There are 12,000 hotels across the UK, striving to provide a quality experience for the millions of guests that travel to, and within, the country each year. If you're good with people, want to work as a chef or are happy not to work traditional hours, you could enjoy a long career in the hotel industry.
Working in a hotel, you will get to meet visitors from all over the world. Many people will be visiting the UK for the first time and you can help to make their experience unforgettable -; you could be preparing their meals, providing porter services or checking them into their room. Given the 24/7 nature of the work, problems can arise, so if you enjoy problem-solving, you will relish the challenge!
Most hotels also host events, such as wedding, parties, conferences and meetings, so if you're a keen organiser and enjoy dealing with customers or clients, you could find your ideal position here.
The UK hotel industry employs 248,700 people and is comprised of large branded operators (the largest ones being budget hotels Premier Inn and Travelodge), smaller branded hotels, independent hotels and a large number of independent bed and breakfast (B&B) or guest house accommodation.
The British Hospitality Association defines a budget hotel as a strongly-branded offer with generally compact rooms, a small food and beverage operation and limited facilities and services. With the exception of budget hotels, hotels and guest houses are usually categorised by their star rating (one to five star). The majority of hotels are three star and the majority of guest houses are four star. The vast majority of hotels also have a restaurant.
As an accommodation provider, hotels have a potential overlap with other industries, such as youth hostels, farms, pubs, restaurants and others that may also provide accommodation. They often fall under B&B accommodation.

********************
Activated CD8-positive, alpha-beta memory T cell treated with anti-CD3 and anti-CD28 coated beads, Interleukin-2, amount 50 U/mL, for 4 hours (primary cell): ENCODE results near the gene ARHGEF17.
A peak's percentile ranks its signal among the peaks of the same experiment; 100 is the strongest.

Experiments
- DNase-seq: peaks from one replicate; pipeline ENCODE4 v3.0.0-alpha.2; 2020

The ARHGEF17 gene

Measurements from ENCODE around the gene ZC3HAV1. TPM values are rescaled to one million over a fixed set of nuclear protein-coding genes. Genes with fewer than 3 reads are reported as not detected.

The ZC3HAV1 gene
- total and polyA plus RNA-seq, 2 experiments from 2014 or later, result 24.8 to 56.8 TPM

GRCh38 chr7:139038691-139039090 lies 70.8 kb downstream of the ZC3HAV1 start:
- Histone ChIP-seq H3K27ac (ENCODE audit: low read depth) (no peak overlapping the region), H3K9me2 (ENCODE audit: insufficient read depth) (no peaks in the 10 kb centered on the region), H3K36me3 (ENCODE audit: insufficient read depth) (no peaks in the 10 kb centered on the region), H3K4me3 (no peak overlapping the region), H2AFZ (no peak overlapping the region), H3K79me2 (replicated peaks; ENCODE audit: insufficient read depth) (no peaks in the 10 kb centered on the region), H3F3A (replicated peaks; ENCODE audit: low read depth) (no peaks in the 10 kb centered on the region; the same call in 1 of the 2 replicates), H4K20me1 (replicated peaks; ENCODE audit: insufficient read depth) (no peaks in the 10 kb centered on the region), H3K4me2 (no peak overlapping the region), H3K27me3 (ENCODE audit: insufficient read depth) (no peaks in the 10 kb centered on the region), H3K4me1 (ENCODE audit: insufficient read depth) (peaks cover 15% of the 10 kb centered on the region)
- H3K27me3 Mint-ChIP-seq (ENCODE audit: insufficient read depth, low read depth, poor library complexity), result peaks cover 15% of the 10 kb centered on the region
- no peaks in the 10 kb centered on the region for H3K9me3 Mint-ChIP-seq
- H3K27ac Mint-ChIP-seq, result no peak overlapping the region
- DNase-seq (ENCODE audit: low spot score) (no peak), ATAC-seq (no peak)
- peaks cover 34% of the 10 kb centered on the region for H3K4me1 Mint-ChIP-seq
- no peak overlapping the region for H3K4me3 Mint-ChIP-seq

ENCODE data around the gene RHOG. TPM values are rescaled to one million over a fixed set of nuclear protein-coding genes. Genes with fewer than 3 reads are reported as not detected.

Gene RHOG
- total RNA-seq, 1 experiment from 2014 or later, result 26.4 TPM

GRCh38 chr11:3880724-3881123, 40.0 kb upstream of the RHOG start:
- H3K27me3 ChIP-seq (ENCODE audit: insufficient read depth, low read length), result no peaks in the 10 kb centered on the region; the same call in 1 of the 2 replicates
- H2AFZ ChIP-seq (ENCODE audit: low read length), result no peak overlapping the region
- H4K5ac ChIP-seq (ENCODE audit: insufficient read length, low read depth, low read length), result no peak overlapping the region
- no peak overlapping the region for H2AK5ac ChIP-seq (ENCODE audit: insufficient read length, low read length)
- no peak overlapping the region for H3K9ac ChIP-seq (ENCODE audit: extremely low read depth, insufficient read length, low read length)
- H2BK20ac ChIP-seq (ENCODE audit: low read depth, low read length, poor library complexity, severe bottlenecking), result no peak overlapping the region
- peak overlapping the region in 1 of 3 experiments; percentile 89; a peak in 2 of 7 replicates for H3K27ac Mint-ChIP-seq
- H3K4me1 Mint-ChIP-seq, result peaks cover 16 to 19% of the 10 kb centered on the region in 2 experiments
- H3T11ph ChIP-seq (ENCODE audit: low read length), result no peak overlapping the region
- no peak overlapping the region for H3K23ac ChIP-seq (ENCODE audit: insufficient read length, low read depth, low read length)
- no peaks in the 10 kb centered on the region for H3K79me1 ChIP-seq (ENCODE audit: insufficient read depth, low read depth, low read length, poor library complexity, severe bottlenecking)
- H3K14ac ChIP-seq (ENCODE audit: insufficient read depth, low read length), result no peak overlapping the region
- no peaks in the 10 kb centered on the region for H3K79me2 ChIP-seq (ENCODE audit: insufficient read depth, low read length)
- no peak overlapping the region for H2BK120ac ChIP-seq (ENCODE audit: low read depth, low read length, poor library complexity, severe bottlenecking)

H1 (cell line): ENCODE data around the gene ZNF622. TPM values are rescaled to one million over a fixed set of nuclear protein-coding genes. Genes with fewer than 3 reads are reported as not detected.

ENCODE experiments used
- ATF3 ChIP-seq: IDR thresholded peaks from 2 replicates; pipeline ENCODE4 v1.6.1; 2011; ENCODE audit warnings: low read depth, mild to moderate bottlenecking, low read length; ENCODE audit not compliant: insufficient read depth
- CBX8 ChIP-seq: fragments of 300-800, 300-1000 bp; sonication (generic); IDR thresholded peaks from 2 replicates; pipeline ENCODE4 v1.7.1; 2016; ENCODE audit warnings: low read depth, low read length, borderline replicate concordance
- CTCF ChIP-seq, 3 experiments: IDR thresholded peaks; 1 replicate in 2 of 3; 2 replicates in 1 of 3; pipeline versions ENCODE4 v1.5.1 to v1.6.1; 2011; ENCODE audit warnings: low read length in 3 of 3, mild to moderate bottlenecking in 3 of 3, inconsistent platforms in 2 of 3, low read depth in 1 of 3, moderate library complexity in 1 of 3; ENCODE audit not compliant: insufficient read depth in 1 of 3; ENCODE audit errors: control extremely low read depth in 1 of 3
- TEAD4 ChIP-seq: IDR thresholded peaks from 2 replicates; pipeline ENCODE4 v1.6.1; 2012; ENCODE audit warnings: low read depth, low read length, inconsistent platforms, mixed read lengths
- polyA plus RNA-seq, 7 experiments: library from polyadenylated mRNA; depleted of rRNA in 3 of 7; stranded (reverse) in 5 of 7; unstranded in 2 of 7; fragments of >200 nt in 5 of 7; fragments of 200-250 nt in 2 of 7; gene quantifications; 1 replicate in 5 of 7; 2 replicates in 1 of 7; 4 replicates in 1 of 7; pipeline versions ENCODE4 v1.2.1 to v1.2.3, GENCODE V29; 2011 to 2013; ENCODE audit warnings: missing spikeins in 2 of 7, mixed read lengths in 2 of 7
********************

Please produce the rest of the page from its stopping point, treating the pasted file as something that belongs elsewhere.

Career opportunities and skills needed
There are a wide variety of jobs in the hotel industry ranging from hotel porter and kitchen assistant through to supervisory and managerial positions.
For a lot of the 'entry-level' positions, many employers say that willingness to work hard and a good attitude are the most important things they look for. For public-facing roles, such as bar, waiting, or reception staff, good people skills and an appreciation of the importance of customer service are essential.
Committed workers who are willing to take on new responsibilities are most likely to progress.
Many hotels find it difficult to hang on to their staff, as some employees tend to work part-time while studying etc. and sometimes do not stay in their job for long. Individuals who show enthusiasm and commitment to their job are often rewarded by employers with rapid progression up the ladder.
Individuals wishing to move into more senior positions are likely to require previous managerial experience and be able to display a solid understanding of the industry.
Click here to download an industry profile factsheet.